We are already nearing the end of the first month of the new year, and just out of curiosity, how are those resolutions you made on New Year's Eve going? Thought so.
Year after year, many of us resolve to floss more, take those vitamins, sleep better, manage our stress better, become more positive, lose weight, lower our blood pressure, find happiness or become more focused at work. After about a month, we tend to fall back into those former, muuuuuch more comfortable habits that require a whole lot less work (and money) than a gym membership, a trip to a specialty vitamin store or investing in memory and boosting apps. What if you could tackle all of those resolutions and more with one very simple solution? Would you do it? What if it cost you nothing and gave you everything you need, plus a few surprise bonuses? Well there is one very simple, free, and believe it or not, fun, solution. GET OUTSIDE!
Although getting yourself outside won't help a much with flossing, that's on you, it does offer some pretty astounding health benefits. New research supports the idea that going outdoors and putting some distance between you and those incandescent or fluorescent lights you're sitting under, and shutting down that phone you can't stop staring at, is actually really good for your health! Harvard University says that research in a growing field called ectotherapy has shown a strong connection between time spent in nature and reduced stress, anxiety and depression. The University of East Anglia in Norwich, England, gathered evidence from over 140 studies involving more than 290 million people across multiple countries to see whether nature really does provide a health boost, and the answer was a definitive, yes! The findings were pretty amazing. Researchers stated, "We found that spending time in, or living close to, natural green spaces is associated with diverse and significant health benefits. It reduces the risk of type II diabetes, cardiovascular disease, premature death, and preterm birth, and increases sleep duration." Wow. Pretty amazing. In addition to all of that, "forest bathing,"(also known as shinrin-yoku), which is a slow, mindful walk through a forest has been shown to significantly reduce the stress-related hormones cortisol and adrenaline. Just a 20 minute walk in the woods and you're a new guy or gal.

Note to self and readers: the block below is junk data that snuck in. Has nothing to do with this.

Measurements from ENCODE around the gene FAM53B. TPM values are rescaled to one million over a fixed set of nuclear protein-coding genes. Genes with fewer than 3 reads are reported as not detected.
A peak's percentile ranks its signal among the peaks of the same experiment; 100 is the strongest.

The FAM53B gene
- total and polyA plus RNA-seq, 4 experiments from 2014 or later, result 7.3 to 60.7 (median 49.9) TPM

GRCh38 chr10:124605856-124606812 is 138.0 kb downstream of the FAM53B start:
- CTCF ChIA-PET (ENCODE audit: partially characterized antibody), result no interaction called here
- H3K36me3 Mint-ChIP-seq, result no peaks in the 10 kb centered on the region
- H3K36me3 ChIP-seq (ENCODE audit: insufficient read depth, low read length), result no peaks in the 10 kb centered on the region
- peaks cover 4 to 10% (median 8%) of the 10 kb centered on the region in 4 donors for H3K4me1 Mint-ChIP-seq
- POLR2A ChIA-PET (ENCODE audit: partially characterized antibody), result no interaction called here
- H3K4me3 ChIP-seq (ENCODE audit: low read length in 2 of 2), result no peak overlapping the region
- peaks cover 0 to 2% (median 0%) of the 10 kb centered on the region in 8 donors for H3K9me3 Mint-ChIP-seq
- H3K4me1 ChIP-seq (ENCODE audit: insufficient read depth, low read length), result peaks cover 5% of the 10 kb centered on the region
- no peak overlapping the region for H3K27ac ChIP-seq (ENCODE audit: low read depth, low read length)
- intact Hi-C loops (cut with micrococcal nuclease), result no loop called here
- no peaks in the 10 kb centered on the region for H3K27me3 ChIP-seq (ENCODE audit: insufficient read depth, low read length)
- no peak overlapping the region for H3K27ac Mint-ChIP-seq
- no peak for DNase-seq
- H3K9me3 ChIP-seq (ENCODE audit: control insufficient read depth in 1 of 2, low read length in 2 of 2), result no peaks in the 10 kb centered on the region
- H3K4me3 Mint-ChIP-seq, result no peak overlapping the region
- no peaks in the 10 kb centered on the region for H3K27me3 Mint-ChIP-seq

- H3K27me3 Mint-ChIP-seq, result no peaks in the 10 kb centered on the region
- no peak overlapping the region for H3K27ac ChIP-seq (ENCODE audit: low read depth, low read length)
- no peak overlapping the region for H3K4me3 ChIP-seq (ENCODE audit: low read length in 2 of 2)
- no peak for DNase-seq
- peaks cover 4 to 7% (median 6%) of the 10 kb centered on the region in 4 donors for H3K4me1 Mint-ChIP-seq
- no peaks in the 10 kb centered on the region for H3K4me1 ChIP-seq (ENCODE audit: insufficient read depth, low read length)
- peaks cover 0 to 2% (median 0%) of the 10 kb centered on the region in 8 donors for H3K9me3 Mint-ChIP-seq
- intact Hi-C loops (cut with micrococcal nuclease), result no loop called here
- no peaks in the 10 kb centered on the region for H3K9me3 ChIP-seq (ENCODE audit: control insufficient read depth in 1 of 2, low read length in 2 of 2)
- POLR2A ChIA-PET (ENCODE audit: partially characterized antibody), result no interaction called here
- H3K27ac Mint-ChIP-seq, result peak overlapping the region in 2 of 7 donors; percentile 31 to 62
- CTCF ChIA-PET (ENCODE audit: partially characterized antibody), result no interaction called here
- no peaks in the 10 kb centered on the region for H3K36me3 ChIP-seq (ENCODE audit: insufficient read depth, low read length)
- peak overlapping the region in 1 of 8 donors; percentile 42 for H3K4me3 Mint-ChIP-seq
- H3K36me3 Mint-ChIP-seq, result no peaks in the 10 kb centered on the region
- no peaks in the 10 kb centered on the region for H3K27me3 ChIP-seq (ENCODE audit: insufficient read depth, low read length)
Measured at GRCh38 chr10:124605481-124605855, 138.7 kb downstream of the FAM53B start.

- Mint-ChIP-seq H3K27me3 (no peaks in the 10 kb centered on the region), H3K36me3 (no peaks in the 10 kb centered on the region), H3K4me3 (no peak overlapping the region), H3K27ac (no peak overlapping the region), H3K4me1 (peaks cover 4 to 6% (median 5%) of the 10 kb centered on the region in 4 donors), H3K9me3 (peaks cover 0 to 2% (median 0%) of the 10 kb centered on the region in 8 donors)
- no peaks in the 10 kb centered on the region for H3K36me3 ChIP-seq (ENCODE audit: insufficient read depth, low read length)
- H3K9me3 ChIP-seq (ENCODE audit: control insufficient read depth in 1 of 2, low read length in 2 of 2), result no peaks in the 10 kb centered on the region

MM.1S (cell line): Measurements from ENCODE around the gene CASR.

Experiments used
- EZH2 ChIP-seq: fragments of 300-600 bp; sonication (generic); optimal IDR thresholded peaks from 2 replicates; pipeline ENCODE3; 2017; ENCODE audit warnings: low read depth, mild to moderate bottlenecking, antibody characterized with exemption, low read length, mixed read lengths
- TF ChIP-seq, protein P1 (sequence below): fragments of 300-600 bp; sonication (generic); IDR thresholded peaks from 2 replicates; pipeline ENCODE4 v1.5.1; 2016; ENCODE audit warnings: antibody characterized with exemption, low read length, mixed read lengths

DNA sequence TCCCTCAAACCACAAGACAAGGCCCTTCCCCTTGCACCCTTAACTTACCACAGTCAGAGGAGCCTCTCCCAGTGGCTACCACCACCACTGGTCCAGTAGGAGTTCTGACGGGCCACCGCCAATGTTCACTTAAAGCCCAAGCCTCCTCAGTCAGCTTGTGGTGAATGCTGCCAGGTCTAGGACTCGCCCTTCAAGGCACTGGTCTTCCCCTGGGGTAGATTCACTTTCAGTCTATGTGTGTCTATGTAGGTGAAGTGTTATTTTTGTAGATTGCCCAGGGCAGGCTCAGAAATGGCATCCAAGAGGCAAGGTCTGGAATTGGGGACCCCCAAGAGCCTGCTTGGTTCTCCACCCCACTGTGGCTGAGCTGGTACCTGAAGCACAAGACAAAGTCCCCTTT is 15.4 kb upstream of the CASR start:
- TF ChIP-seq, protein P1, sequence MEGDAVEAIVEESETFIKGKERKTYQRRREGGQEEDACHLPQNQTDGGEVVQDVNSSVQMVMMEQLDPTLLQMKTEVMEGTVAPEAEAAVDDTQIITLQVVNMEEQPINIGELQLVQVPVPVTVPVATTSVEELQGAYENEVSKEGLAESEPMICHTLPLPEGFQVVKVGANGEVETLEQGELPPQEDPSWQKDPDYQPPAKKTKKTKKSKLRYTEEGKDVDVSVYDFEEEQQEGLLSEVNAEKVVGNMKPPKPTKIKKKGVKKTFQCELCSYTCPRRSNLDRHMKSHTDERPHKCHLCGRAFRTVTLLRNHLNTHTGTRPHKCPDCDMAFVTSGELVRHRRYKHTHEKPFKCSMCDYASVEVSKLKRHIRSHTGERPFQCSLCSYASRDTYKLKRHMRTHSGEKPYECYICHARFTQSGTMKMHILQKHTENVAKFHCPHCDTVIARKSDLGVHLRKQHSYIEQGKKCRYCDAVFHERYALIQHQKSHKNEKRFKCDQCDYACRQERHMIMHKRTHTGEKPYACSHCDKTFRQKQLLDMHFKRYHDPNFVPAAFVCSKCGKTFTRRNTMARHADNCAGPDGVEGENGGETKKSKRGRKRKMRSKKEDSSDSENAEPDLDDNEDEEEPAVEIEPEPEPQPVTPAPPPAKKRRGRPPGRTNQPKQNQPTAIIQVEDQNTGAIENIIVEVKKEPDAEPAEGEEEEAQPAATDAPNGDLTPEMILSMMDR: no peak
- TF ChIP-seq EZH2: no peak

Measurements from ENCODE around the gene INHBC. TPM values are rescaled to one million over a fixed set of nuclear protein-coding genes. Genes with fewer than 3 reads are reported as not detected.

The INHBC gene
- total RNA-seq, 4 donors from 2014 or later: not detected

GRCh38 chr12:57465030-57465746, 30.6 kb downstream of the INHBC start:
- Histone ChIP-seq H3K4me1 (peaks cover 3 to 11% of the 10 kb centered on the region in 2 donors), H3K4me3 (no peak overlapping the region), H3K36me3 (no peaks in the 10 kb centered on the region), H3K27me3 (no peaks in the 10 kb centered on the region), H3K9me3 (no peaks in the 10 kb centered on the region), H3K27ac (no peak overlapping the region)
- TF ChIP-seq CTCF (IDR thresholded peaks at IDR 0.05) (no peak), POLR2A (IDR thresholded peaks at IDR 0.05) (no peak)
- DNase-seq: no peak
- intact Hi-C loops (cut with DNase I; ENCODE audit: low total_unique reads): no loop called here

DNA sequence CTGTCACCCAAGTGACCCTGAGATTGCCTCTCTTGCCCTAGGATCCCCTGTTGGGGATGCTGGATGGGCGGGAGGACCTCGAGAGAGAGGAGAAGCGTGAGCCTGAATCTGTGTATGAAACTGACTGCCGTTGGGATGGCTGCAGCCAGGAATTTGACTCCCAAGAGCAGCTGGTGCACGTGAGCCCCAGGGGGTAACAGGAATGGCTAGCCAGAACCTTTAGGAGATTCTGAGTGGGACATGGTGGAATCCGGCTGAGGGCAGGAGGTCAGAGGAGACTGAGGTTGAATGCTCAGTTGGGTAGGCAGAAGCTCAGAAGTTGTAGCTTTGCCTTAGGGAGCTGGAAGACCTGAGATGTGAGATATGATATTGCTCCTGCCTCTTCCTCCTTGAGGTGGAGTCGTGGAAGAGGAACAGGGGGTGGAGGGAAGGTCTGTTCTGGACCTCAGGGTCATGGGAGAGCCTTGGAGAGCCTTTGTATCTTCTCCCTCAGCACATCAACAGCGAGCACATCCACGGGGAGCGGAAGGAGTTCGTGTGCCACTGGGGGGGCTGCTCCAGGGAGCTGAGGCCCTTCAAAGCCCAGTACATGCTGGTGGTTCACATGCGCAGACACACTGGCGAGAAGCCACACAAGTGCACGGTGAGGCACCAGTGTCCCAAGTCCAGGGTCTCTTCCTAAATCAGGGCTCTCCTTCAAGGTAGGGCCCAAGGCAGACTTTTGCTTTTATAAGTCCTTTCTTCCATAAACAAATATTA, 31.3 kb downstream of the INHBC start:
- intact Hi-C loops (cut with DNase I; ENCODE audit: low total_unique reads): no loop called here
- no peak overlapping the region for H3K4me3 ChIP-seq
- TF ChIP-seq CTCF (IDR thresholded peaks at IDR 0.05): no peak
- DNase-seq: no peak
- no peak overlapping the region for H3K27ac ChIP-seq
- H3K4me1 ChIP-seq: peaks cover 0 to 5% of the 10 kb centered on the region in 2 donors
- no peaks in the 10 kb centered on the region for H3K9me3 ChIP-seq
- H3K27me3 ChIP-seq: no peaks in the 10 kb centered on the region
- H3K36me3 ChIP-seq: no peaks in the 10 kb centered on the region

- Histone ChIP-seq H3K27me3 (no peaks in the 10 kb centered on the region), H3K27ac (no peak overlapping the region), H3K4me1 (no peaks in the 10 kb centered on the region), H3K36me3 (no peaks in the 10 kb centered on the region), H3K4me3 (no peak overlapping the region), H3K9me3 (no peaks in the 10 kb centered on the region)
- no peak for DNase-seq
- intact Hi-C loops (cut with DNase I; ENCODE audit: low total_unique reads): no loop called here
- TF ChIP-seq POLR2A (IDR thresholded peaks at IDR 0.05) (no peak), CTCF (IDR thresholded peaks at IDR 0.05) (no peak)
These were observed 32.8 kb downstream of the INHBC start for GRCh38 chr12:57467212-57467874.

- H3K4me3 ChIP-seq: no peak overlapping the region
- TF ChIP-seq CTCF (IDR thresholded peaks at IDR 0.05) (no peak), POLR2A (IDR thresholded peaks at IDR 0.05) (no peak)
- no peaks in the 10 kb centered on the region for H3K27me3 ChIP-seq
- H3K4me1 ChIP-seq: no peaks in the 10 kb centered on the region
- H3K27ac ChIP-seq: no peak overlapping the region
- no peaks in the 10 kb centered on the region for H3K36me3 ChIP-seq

So it turns out that nature is about the closest thing to a happiness and wellness cure-all a person can find. It's a prescription with zero side effects and no copay. If you're feeling a bit tired and groggy, don't reach for that fourth cup of coffee or an energy drink at 2:00 p.m., step outside for some natural vitamin D (don't forget your sunscreen) and a breath of fresh air. Recovering from surgery? Head outside for your physical therapy, it will speed up your healing time and make you feel better both physically and mentally. If you need to stretch those legs and give your brain a break from work, grab a pair of binoculars and hit a nearby trail. You'll be amazed at how great you'll feel once you unplug and take a minute to look around. Also, learning new birds, plants, trees and animals in your area will help with your memory. Searching for a bird you can hear but not see will help you focus on something other than the frustrating day you're having and you'll feel yourself instantly decompress. It will also give you a feeling of satisfaction and success once you track it down, identify it and add it to the growing list of new things you've learned about nature. Don't forget to tell your friends all about it. Sharing nature with others is a big deal, and your friends will thank you for the healthy new lifestyle you've just introduced them to, no resolution needed.
If you've always thought nature exploration and enjoyment is only for those who "went to school for biology," you couldn't be more off the mark. Nature is here for everyone. It's like Santa dropped a massive gift on the world with a tag that said: To: everybody, From: Santa. That means everyone can participate and enjoy it in their own unique way. If you need a place to start, or a push in the right direction, contact a local organization that specializes in nature walks like the Audubon Society or a local, county, state or national park with docent-led walks. Once you start, you'll have a very difficult time stopping.
As humans, we have a biological need to connect with nature, and many of us are suffering from "Nature Deficit Disorder" by staying indoors and being bogged down by excessive screen time and over taxing our brains by multitasking. Why not break free of all that noise and try something new? Do your own experiment to see if you actually do feel better after a little forest bathing! See if you have unparalleled focus after spending time on a trail while bird or butterfly watching. The results may surprise you.
2020 can still be a great year, despite those already forgotten resolutions. If you're serious about getting healthy, both in your mind and body, the solution you seek is right outside your front door.